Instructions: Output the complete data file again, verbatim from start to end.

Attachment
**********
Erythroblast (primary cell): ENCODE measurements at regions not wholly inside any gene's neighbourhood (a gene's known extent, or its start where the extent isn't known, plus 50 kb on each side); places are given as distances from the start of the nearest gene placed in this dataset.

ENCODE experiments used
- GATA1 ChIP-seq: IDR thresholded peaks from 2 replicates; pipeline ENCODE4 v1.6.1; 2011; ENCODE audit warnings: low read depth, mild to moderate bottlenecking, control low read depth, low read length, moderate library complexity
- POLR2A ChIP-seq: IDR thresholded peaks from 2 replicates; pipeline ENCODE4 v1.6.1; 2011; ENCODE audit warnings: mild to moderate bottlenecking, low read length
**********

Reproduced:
Erythroblast (primary cell): ENCODE measurements at regions not wholly inside any gene's neighbourhood (a gene's known extent, or its start where the extent isn't known, plus 50 kb on each side); places are given as distances from the start of the nearest gene placed in this dataset.

ENCODE experiments used
- GATA1 ChIP-seq: IDR thresholded peaks from 2 replicates; pipeline ENCODE4 v1.6.1; 2011; ENCODE audit warnings: low read depth, mild to moderate bottlenecking, control low read depth, low read length, moderate library complexity
- POLR2A ChIP-seq: IDR thresholded peaks from 2 replicates; pipeline ENCODE4 v1.6.1; 2011; ENCODE audit warnings: mild to moderate bottlenecking, low read length